#5812 to #5811

mublerking (10/12/2016) [] Yeah, you can include the temp of space but i didnt since its negligible.
(Ive hidden it in a spoiler just in case you want to do it on your own first)
Click to show spoiler
(Ive hidden it in a spoiler just in case you want to do it on your own first)
#5813 to #5812

warrenzthehero (10/12/2016) [] Holy damn it worked. Thanks man. I din't use Radiative Cooling Time but instead used the L = 4(pi)R^2(sigma)T^4 and arrived at the same result. It was just the logical step I was missing.
I don't have much on this computer, but take this Chandra wallpaper as thanks, friend.
Click to show spoiler
I don't have much on this computer, but take this Chandra wallpaper as thanks, friend.
#5814 to #5813

mublerking (10/12/2016) []
Theyre essentially the same, yours just has the area of a sphere already in and removes the efficiency coefficient (likely because the atmosphere to space isnt a particularly lossy barrier), but anyways thats beside the point.
And no problem man, you got anymore physics questions you know where to find me.
And no problem man, you got anymore physics questions you know where to find me.
#5815 to #5814

warrenzthehero (10/13/2016) []
Alright friend, I've got a new question. Mostly I'm having difficulty figuring out which formula to use here. I'm given the distance in lightyears and the Luminosity of Sirius (8.6ly and 26LSun) and that of a hypothetical Betelgeuse supernova (643ly and 1x10^10 LSun and I'm asked to find out how much brighter the supernova would be than Sirius.
It seems I'd have to find their magnitudes and compare them, which means I'd have to use Flux. Problem is, I'm not certain what to use for r in F= L / 4(Pi)r^2. Is that lightyears? meters? AU?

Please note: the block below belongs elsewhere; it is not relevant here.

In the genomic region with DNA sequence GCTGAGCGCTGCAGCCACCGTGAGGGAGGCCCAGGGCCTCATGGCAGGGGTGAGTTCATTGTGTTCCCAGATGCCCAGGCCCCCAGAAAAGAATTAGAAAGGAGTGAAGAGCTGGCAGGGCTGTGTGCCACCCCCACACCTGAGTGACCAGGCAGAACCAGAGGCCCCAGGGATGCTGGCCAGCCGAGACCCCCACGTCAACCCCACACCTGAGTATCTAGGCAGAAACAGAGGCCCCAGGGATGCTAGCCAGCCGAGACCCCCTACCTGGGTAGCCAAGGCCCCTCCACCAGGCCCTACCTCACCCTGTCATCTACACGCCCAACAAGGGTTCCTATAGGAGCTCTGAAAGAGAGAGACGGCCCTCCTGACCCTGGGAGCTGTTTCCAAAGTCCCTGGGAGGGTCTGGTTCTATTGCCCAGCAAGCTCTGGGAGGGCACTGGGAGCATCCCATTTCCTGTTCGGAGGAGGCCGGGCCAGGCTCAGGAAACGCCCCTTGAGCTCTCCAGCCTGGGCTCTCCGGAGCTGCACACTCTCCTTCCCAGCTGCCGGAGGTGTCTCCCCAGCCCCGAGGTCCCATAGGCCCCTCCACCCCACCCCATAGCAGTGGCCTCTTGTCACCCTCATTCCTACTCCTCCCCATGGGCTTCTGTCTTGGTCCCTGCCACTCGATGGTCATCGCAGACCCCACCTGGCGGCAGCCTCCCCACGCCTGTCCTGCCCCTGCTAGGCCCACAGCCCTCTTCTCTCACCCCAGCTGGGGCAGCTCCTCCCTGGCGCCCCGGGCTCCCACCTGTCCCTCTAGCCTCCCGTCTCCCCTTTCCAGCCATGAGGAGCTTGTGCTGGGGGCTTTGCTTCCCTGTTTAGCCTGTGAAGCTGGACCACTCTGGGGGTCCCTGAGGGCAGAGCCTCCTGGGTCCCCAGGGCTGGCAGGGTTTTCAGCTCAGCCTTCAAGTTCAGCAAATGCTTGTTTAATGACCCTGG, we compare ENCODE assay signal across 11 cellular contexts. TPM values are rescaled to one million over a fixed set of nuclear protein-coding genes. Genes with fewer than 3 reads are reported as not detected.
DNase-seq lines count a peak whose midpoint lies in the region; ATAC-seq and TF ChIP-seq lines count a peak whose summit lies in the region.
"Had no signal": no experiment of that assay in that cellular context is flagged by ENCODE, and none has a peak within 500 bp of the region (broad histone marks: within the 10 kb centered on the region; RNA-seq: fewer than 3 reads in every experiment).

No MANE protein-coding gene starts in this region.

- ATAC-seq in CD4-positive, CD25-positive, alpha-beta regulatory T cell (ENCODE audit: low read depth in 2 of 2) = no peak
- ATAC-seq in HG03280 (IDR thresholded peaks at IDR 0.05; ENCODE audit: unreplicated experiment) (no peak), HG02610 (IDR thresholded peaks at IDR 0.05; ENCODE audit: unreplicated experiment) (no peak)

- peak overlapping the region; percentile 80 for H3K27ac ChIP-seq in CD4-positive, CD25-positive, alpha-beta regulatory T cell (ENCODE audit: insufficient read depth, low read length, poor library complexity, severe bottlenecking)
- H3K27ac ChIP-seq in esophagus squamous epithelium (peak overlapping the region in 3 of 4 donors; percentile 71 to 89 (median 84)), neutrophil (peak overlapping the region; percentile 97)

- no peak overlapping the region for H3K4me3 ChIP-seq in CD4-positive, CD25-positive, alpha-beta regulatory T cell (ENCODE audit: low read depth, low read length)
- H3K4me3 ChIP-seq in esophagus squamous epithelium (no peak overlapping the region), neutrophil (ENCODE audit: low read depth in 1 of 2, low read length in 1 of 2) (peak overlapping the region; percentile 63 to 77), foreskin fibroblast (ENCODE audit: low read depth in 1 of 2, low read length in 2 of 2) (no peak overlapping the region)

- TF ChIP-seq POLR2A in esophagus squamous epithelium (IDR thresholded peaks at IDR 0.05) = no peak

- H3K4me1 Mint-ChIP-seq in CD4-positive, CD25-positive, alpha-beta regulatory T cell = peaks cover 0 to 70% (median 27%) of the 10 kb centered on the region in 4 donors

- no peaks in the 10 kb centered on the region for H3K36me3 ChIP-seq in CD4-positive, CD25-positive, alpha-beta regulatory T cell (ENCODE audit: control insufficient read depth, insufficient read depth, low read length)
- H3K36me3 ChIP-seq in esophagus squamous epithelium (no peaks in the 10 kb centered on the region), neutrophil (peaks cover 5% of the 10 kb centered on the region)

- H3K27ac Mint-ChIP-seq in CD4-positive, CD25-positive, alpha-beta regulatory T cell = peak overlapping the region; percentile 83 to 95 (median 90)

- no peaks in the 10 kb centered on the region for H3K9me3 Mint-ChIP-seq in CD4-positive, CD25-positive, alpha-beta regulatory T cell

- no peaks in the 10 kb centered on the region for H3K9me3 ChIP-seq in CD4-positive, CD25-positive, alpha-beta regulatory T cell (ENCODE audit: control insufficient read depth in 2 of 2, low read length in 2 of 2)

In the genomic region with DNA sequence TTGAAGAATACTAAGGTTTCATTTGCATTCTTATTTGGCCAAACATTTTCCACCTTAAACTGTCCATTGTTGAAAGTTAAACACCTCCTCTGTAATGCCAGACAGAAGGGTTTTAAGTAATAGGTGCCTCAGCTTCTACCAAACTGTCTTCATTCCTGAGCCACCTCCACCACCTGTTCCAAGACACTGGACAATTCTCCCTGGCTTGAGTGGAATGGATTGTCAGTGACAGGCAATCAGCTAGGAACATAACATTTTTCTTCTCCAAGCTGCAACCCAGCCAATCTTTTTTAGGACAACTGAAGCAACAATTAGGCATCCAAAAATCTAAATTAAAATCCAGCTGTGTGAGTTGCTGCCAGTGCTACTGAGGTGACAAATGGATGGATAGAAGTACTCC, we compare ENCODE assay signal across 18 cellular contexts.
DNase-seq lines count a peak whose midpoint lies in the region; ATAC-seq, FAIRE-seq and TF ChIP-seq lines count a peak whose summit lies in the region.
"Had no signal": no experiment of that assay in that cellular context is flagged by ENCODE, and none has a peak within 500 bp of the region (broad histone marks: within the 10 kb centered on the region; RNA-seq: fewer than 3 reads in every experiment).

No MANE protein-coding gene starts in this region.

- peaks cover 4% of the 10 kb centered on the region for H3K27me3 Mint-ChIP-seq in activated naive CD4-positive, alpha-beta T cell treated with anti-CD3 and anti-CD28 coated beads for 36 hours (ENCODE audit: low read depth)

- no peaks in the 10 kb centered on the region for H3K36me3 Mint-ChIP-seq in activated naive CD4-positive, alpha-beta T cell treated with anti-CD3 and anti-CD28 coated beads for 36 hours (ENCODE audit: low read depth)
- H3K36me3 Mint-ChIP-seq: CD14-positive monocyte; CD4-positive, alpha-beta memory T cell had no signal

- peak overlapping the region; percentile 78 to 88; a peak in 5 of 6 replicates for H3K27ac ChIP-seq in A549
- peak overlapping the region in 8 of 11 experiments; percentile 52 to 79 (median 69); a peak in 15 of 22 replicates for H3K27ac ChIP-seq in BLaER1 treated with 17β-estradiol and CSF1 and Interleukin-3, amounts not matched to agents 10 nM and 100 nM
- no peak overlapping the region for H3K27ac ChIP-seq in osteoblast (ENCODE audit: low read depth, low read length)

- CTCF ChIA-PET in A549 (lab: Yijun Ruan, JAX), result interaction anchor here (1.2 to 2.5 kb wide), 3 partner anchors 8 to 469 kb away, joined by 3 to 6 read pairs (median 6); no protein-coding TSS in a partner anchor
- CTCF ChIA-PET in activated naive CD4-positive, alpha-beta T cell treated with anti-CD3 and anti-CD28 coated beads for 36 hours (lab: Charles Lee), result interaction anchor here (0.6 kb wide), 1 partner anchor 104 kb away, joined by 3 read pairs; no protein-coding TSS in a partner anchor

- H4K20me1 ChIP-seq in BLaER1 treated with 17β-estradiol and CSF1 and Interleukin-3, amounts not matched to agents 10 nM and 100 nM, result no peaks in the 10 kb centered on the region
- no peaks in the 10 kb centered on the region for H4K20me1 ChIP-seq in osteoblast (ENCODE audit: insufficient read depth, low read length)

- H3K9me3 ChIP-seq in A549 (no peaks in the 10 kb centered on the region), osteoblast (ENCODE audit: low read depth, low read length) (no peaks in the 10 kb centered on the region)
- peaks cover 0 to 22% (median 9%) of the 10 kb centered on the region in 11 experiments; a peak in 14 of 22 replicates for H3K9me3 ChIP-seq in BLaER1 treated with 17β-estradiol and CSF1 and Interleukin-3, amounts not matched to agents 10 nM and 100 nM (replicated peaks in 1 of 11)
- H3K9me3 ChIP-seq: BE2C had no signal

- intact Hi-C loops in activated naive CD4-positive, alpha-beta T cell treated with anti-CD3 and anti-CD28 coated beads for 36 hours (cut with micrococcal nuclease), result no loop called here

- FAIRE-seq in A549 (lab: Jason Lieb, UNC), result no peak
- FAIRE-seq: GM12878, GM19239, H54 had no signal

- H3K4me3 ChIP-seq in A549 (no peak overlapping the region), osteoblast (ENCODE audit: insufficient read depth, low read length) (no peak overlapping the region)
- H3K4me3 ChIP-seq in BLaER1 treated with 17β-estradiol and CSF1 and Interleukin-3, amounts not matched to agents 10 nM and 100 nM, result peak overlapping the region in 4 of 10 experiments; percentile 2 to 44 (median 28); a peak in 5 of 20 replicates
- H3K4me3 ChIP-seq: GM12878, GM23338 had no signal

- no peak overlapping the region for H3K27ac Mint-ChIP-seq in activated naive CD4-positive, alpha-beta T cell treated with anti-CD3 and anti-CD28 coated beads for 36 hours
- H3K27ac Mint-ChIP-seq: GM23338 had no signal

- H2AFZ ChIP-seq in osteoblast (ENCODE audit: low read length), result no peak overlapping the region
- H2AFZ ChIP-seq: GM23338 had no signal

Once I do that, I'm still not certain what to do. Would I use m = 2.5 log(Flux / FluxVega) and compare the resulting Magnitudes?
It seems I'd have to find their magnitudes and compare them, which means I'd have to use Flux. Problem is, I'm not certain what to use for r in F= L / 4(Pi)r^2. Is that lightyears? meters? AU?
Once I do that, I'm still not certain what to do. Would I use m = 2.5 log(Flux / FluxVega) and compare the resulting Magnitudes?
#5816 to #5815

mublerking (10/13/2016) []
You're using the correct equation (you do want flux. since it tells you how much light is taken in per area). In this case the units don't particularly matter because its looking for a ratio, so a dimensionless quantity, the units should cancel anyways (and I showed that).
In general it shouldn't matter which units you use as long as you're consistent (e.g. if they instead asked you how much light collided with earth, if you used r in lightyears to calculate surface area of the light sphere, you'd then need to use lightyears for radius of earth to calculate its cross sectional area)
In general it shouldn't matter which units you use as long as you're consistent (e.g. if they instead asked you how much light collided with earth, if you used r in lightyears to calculate surface area of the light sphere, you'd then need to use lightyears for radius of earth to calculate its cross sectional area)
#5818 to #5816

warrenzthehero (10/13/2016) []
Alright this is driving me up the goddamn wall.
I'm tasked with finding the mass of a hypothetical Black Hole whose denisty is that of water (1g/cm^3). I've worked through the process several times and even googled the answer and none of it works. My calculation is also waaaay off from any of the Google answers.
You need
V=4/3 (Pi) r^3
D = M/V
r=2GM/c^2
right?
So you start with
1 = 3M / [4(Pi)(2GM/c^2)^3]
Which becomes
1 = 3M / [32 (Pi) G^3 M^3 (1/c^2)^3]
1= 3Mc^6 / 32 (Pi) G^3 M^3
1= 3c^6 / 32 (Pi) G^3 M^2
And that is a LOT of constants. We'll call that whole mess K for a moment
1 = K (1/M^2) So,
M^2 = K, or
M = sqrt(K)
But when I run that through my calculator, I get 8.486x10^39 which is waaaaay off target. Other sources put it somewhere near 10^9, give or take a factor of 10 (all of those sources' answers have also not worked).